If you want to be mentally fit in middle age, make sure you are physically fit when young.
A study of almost 3,000 Americans has found that those who had the most endurance at the age of 25 performed best in a suite of cognitive tests 20 years later.
Participants were asked to stay on a treadmill as long as possible, while the speed and incline slowly increased. The first time round, they averaged ten minutes. In middle age that had dropped to just over seven.
At the same time, they were assessed for skills such as memorising a list of 15 words, the ability to substitute numbers for symbols and the speed of identifying the colour of words when the words themselves are colours – so if “yellow” was written in green ink, the correct answer would be “green”.
For every minute extra people completed on the initial test, people memorised 0.12 words and replaced 0.92 numbers for symbol. Those who had a smaller drop in treadmill time between the age of 25 and 45, an indicator that they had kept fit in the interim, performed better in the test of identifying colours.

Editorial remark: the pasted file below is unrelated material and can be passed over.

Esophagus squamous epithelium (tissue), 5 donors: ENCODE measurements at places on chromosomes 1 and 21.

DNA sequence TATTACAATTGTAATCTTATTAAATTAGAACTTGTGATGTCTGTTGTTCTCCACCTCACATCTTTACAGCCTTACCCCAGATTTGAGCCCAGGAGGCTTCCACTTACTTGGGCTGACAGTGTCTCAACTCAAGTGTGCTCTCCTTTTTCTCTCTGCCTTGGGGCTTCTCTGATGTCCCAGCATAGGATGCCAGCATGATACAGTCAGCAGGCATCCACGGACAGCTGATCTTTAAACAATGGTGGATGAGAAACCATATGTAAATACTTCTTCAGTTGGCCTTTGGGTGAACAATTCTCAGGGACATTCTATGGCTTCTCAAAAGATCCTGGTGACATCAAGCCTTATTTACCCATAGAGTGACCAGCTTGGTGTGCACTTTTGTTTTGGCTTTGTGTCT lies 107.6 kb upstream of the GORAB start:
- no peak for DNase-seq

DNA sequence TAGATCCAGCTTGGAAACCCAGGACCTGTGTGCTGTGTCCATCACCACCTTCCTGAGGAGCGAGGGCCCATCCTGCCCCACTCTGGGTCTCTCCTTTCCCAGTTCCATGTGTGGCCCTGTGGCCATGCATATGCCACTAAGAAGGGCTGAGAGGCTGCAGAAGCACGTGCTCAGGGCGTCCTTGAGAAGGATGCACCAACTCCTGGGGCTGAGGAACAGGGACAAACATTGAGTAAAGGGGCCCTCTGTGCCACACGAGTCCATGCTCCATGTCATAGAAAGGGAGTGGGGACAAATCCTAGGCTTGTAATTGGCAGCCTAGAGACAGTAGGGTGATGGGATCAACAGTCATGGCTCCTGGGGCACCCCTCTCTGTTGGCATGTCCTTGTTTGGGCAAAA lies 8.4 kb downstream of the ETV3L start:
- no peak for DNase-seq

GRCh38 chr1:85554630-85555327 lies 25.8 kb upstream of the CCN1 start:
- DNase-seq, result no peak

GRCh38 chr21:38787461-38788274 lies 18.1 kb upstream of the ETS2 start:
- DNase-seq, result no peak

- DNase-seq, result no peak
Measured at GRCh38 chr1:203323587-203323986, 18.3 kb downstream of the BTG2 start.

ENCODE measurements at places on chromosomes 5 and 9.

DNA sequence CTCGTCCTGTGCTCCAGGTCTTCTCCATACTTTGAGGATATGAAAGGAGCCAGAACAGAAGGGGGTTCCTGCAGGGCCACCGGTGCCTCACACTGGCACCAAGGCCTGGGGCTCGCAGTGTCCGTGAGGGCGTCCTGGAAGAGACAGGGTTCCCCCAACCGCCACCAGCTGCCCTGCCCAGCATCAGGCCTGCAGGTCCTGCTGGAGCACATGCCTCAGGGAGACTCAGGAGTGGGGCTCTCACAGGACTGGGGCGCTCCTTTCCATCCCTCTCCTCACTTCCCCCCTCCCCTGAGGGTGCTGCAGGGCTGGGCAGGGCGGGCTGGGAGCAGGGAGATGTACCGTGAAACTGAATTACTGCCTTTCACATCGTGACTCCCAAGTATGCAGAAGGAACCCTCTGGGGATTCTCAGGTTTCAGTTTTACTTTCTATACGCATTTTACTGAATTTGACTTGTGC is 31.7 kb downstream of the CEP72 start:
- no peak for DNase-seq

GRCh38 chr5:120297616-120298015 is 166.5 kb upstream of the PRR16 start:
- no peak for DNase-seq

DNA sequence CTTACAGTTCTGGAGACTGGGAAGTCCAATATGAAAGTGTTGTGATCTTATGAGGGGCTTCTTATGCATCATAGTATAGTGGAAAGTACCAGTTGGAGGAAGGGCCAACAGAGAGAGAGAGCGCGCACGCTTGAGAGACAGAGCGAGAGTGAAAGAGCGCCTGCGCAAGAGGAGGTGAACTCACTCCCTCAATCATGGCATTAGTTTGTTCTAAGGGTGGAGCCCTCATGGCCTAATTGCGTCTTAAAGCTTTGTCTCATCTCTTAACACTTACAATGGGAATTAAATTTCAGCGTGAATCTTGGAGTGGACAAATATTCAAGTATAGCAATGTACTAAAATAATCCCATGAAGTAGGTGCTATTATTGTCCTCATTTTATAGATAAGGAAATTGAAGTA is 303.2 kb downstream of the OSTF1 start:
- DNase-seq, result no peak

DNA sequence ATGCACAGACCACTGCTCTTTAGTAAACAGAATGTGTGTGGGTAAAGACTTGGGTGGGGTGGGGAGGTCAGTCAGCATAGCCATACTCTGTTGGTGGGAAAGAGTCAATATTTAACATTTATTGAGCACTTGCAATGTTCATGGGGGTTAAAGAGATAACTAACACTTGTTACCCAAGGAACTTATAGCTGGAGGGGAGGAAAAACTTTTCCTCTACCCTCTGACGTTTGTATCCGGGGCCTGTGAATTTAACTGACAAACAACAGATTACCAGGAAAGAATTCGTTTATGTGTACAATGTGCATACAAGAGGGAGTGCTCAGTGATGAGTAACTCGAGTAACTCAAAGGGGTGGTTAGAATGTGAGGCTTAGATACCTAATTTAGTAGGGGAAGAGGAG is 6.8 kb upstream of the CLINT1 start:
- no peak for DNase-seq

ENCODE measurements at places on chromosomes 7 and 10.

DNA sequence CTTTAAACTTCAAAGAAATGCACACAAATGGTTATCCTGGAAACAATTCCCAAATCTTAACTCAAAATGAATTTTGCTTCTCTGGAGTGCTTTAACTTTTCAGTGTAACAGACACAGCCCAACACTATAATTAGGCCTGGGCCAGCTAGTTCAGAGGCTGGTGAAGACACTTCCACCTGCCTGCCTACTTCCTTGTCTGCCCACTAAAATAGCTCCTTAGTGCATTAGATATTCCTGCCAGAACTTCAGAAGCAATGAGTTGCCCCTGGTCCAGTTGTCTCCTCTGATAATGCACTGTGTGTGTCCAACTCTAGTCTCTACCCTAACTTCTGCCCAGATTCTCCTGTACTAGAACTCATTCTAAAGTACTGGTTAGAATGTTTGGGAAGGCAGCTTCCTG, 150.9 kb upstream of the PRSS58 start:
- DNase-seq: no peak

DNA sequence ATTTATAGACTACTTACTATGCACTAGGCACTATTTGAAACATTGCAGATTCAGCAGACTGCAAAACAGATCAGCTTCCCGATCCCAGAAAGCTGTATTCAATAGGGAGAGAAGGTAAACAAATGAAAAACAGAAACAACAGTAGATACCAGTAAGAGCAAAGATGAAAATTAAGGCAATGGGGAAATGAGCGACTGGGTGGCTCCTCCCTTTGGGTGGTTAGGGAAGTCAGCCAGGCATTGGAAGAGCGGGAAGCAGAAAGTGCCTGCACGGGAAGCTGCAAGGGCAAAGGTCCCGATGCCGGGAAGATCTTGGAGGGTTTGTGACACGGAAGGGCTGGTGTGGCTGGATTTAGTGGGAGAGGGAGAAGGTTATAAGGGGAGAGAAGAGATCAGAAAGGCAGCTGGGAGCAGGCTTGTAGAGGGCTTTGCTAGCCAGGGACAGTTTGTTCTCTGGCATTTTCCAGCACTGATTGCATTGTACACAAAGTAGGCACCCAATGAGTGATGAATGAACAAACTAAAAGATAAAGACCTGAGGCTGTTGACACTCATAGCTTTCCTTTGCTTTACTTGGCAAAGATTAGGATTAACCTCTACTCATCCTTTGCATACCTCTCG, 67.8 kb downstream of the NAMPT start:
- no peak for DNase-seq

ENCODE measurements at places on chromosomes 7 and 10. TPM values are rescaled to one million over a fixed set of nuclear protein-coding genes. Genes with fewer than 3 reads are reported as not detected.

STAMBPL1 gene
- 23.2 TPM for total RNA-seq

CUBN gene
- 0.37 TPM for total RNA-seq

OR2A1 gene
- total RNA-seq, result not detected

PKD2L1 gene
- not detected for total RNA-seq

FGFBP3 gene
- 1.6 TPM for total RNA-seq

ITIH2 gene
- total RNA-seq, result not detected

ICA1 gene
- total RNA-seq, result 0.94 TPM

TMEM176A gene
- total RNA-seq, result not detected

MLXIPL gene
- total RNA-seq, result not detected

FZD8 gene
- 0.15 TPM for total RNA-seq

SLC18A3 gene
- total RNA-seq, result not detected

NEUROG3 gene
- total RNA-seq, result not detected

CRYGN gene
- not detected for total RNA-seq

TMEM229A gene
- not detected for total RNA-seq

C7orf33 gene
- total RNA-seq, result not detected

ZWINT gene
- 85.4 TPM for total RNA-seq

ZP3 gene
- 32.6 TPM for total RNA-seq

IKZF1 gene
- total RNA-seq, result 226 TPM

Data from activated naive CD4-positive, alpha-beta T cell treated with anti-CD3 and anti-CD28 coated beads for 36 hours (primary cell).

“This is one more important study that should remind young adults of the brain health benefits of cardio fitness activities such as running, swimming, biking or cardio fitness classes,” said Dr David Jacobs, from the University of Minnesota.
It is not just about keeping a sharp mind in middle age. Previous studies have shown that poor performance in these cognitive tests at middle age was correlated with dementia later in life, the scientists. One study found that for every additional word memorised there was an 18 per cent drop in the risk of dementia after ten years.
However, while the correlations are relatively well understood, the precise mechanism is more of a mystery. “One possible mechanism is that low cardiorespiratory fitness leads to morphologic brain changes, including white matter lesions and brain atrophy in certain regions in grey matter,” the authors write, in the journal Neurology. It is also possible that having a stronger heart could stave off dementia by improving blood flow to the brain.